Saudi Arabia's government has cut the income tax paid by national oil giant Saudi Aramco to smooth the company's initial public offer of shares next year, which is expected to be the world's largest equity sale. Laura Frykberg reports.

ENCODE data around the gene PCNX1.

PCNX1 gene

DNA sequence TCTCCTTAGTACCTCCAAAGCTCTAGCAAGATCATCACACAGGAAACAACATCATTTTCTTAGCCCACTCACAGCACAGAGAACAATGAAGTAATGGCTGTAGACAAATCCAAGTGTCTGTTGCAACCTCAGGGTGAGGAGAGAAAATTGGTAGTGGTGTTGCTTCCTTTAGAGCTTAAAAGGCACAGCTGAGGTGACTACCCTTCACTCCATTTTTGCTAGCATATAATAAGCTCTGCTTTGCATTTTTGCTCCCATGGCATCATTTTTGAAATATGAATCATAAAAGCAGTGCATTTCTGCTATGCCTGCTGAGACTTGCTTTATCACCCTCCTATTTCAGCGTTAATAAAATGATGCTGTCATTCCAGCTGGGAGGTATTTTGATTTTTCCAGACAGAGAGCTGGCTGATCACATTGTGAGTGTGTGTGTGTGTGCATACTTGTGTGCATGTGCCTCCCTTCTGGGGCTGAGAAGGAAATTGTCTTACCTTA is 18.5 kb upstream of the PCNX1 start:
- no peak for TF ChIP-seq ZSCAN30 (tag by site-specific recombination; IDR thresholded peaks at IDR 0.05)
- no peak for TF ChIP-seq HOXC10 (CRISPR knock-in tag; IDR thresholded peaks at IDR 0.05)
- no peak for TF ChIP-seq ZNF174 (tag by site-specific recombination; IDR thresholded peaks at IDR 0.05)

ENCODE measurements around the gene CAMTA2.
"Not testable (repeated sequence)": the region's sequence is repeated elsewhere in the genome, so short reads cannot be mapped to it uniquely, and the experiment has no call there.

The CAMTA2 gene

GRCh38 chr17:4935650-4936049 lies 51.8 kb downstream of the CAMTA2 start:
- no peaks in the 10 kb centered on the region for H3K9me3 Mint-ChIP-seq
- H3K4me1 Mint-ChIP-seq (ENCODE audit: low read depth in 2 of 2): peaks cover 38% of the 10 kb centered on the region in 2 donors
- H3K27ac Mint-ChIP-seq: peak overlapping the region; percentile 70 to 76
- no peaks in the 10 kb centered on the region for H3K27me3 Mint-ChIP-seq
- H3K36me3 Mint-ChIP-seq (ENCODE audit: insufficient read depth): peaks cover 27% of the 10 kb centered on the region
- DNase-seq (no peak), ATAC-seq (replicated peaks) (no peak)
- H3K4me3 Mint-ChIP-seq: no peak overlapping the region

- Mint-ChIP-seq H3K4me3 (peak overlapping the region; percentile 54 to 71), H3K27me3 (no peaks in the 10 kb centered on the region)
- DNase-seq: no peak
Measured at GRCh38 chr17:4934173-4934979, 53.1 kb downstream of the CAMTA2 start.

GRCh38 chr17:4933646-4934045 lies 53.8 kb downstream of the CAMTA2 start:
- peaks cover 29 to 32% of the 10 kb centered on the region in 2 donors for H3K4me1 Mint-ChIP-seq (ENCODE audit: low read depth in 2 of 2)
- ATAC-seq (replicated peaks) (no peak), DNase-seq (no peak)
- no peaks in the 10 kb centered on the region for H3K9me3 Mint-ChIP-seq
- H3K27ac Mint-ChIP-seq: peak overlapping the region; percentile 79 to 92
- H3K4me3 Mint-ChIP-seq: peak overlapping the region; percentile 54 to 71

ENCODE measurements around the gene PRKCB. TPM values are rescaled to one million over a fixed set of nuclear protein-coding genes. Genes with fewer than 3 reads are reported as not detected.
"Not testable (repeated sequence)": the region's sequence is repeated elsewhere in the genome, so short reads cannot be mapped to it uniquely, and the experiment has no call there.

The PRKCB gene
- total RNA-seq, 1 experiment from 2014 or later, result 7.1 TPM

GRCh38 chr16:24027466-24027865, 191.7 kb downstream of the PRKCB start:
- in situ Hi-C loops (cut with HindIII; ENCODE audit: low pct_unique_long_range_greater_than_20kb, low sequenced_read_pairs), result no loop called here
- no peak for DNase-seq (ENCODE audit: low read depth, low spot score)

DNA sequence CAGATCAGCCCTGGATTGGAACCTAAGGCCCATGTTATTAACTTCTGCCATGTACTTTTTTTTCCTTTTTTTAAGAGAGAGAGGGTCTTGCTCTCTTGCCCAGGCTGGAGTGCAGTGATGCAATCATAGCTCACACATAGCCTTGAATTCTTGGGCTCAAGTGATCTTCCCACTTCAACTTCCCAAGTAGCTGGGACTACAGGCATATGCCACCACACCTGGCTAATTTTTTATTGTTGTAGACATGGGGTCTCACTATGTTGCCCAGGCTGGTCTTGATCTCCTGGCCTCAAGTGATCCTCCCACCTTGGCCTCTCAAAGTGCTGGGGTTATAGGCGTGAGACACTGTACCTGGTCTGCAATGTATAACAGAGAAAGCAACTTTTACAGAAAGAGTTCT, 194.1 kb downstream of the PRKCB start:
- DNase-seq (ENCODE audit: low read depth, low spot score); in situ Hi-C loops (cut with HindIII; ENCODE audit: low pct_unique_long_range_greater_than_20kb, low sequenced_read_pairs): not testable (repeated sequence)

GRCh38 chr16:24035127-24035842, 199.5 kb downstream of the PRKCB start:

It's known as the kingdom's crown jewel. But even the most prized assets need a polish before they're ready for sale. Saudi Arabia has given its oil giant, Aramco, a tax cut ahead of next year's IPO. Instead of paying 85 percent it'll now pay just 50. In a bid to reduce the company's tax burden by as much as ten billion dollars. (SOUNDBITE) (English) CHIEF INVESTMENT OFFICER, CCLA INVESTMENT MANAGEMENT, JAMES BEVAN, SAYING: "Tax cuts will lead to an improvement in reported earnings and a reported improvement in dividend paying capabilities. Both of which will support a stronger valuation of Aramco." Over 60 percent of Saudi Arabia's income comes from oil. The drop in prices has forced it to diversify its earnings. The Aramco IPO would see 5 percent offered to investors - with shares listed in Riyadh and at least one foreign exchange. If successful, it would be the world's largest equity sale. (SOUNDBITE) (English) CHIEF INVESTMENT OFFICER, CCLA INVESTMENT MANAGEMENT, JAMES BEVAN, SAYING: "I think this is signaling an appetite to have Aramco on the same footing as most international oil majors. We should also bear in mind that of course only five percent of the company is being floated, and if there are increased dividend flows they will go back to the very self-same body that is taking reduced tax take. So I think this is a sassy move rather than any signal of problem for Aramco." And when it comes to potential investors, it's also playing a shrewd game. It's looking to China - which relies on Saudi for more crude oil than any other country.